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Napoleon’s ‘Marly Rouge’ Service At Auction

Marly Rouge

The name Rockefeller is often taken as synonymous with collector and on May 8, Christie’s will offer the exquisitely expansive treasury of Peggy and David Rockefeller at auction. Among 253 lots of English and Continental furnishings owned by David and Peggy Rockefelle certainly stands out The ‘Marly Rouge‘ Service: circa 1807-09.
Painted with scattered butterflies, moths, bees, wasps, beetles and other insects, the plates with a further gold band reserved and painted with a ribbon-tied wreath of flowers, the border gilt with paired berried leaves extending off a central vine, comprising:

Marly Rouge

An ice-pail, cover and liner with elephant-head handles (glacière ‘Brachard’ ou ‘à tête d’eléphants’), finely painted to each side with a bouquet surrounded by insects
A pair of oval eagle-headed sauce-tureens or sugar-bowls, covers and navette shaped stands (sucriers ‘tête d’aigle’), the finials as eagle chicks hatching from eggs
A footed bowl (jatte ‘Hebé’)
Two compotes supported by four parcel gilt dolphins (compotiers ‘à pieds dauphins’)
Four slightly smaller footed compotes (compotiers ‘sans dauphins’)
Twelve plates

Marly Rouge

Napoleon had originally ordered the 256-piece Sèvres dessert service for the palace in Compiègne, although records show it was delivered in October 1809 to the palace of Fontainebleau, where the Emperor had retired to after the gruelling negotiations of the Treaty of Vienna, which ended hostilities between France and Austria.
During his month-long stay at his favourite country retreat, Napoleon broke the news to his empress, Joséphine de Beauharnais, that he was divorcing her, as she had been unable to give him a son.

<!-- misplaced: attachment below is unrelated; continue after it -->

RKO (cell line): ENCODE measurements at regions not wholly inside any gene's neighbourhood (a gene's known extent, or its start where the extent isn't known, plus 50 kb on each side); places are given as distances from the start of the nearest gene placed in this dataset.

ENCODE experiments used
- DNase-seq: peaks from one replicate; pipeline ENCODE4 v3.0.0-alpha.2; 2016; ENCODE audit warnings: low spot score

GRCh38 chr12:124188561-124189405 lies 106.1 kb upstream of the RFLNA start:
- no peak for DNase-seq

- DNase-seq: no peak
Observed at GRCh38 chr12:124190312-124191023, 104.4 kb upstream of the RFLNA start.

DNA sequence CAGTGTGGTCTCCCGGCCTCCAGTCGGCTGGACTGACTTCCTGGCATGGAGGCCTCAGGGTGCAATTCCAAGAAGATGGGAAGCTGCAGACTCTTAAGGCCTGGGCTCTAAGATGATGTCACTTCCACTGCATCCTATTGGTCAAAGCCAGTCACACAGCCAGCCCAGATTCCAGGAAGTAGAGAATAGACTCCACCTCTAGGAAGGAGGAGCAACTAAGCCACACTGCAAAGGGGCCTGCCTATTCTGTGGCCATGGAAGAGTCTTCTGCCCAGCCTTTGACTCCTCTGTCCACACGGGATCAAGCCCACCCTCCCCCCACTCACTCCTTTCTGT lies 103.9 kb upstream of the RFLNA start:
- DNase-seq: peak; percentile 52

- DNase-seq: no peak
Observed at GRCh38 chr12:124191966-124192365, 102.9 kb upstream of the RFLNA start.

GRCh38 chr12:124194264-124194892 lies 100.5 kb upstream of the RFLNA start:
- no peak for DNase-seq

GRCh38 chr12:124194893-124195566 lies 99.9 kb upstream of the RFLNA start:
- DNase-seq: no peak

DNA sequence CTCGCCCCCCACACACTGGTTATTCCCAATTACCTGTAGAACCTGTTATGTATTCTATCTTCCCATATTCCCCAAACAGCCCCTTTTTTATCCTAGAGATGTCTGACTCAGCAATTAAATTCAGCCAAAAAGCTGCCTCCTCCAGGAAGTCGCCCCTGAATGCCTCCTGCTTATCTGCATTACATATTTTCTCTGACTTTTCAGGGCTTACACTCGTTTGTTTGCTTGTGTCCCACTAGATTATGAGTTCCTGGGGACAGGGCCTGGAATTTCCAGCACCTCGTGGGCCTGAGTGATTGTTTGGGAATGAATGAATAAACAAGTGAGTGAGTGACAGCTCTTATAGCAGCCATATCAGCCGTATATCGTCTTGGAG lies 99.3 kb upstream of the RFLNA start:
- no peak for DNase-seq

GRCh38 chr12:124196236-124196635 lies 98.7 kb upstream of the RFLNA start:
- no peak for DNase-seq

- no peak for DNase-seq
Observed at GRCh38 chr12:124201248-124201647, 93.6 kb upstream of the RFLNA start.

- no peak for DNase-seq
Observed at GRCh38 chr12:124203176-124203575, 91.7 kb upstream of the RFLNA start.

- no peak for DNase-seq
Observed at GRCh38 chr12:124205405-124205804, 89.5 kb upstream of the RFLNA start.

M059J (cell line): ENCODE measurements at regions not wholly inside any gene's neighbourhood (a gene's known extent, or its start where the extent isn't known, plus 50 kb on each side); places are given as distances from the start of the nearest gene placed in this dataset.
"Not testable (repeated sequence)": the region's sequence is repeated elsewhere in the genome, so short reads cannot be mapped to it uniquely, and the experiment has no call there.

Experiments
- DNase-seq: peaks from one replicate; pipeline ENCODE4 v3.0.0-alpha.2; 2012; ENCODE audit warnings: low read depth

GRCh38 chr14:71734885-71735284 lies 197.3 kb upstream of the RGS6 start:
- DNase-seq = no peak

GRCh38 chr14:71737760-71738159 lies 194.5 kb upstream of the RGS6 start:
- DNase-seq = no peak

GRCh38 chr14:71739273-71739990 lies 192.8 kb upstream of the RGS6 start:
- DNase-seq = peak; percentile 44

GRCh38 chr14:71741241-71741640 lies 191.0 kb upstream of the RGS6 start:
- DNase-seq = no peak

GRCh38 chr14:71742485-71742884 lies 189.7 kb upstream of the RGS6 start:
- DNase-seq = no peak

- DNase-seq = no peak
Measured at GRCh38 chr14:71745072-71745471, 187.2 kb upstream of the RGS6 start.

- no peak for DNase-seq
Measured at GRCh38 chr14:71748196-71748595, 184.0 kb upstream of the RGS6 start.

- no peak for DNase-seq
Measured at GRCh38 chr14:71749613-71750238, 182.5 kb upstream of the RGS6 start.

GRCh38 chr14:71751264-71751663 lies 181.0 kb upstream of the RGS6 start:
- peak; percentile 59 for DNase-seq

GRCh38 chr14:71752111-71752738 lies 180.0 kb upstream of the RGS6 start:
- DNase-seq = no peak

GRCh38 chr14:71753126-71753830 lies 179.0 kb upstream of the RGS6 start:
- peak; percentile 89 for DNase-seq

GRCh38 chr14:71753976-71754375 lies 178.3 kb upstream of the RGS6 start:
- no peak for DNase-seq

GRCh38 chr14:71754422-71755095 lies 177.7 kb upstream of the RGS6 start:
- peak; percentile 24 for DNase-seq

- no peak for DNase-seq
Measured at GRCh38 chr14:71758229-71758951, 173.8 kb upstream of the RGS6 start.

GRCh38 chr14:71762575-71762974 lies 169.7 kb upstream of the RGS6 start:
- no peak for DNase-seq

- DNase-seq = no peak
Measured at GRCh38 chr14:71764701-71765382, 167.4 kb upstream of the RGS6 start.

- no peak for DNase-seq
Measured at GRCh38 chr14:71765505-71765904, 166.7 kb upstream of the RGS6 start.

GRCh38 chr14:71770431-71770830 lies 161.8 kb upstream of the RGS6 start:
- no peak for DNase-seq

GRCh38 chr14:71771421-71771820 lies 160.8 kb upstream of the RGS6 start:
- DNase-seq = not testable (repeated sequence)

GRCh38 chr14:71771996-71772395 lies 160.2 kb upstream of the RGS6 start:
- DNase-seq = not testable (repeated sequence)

Today, only one dolphin-footed compote and six plates remain at Fontainebleau, all recent acquisitions.

Marly Rouge

Although plates have appeared on the art market in recent years, the portion of the service to be offered in The Collection of Peggy and David Rockefeller includes important pieces from the original delivery not seen on the art market since Abby Aldrich Rockefeller, David’s mother, acquired the part-service more than 75 years ago. Before Abby’s acquisition of what was the largest single collection of ‘Marly Rouge’ pieces, the service had been dispersed across the globe.

Marly Rouge

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Written by Slamchica

Aleksandra Arsenovic graduated with a degree in economics and has a master degree in tourism. Since she worked as a travel agent, she has traveled around the world and developed an interest in luxurious hotels and exotic destinations. As a big fashion fan, Aleksandra loves expensive and luxury fashion items. As an editor of Extravaganzi she shares her knowledge about travels, fashion and accessories.

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